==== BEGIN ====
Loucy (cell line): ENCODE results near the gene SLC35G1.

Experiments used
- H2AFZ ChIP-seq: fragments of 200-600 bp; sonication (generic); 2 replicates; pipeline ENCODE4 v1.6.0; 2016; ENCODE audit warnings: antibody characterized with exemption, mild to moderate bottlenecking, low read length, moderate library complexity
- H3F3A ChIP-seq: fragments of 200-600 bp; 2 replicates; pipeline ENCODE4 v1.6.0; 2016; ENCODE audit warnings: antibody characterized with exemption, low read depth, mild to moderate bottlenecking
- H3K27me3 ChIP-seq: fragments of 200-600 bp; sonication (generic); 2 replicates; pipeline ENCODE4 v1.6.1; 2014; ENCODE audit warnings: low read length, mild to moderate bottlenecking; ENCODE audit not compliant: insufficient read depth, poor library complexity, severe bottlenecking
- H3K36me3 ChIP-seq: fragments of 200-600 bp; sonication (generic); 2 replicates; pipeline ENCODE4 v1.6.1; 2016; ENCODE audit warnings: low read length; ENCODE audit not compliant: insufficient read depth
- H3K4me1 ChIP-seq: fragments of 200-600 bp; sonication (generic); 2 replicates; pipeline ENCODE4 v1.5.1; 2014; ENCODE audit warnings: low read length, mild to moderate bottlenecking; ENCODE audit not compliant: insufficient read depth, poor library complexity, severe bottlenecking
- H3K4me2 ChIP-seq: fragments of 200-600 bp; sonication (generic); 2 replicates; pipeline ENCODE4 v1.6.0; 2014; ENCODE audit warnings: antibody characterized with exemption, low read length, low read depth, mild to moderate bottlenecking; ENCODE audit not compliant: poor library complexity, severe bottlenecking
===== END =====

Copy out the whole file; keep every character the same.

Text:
Loucy (cell line): ENCODE results near the gene SLC35G1.

Experiments used
- H2AFZ ChIP-seq: fragments of 200-600 bp; sonication (generic); 2 replicates; pipeline ENCODE4 v1.6.0; 2016; ENCODE audit warnings: antibody characterized with exemption, mild to moderate bottlenecking, low read length, moderate library complexity
- H3F3A ChIP-seq: fragments of 200-600 bp; 2 replicates; pipeline ENCODE4 v1.6.0; 2016; ENCODE audit warnings: antibody characterized with exemption, low read depth, mild to moderate bottlenecking
- H3K27me3 ChIP-seq: fragments of 200-600 bp; sonication (generic); 2 replicates; pipeline ENCODE4 v1.6.1; 2014; ENCODE audit warnings: low read length, mild to moderate bottlenecking; ENCODE audit not compliant: insufficient read depth, poor library complexity, severe bottlenecking
- H3K36me3 ChIP-seq: fragments of 200-600 bp; sonication (generic); 2 replicates; pipeline ENCODE4 v1.6.1; 2016; ENCODE audit warnings: low read length; ENCODE audit not compliant: insufficient read depth
- H3K4me1 ChIP-seq: fragments of 200-600 bp; sonication (generic); 2 replicates; pipeline ENCODE4 v1.5.1; 2014; ENCODE audit warnings: low read length, mild to moderate bottlenecking; ENCODE audit not compliant: insufficient read depth, poor library complexity, severe bottlenecking
- H3K4me2 ChIP-seq: fragments of 200-600 bp; sonication (generic); 2 replicates; pipeline ENCODE4 v1.6.0; 2014; ENCODE audit warnings: antibody characterized with exemption, low read length, low read depth, mild to moderate bottlenecking; ENCODE audit not compliant: poor library complexity, severe bottlenecking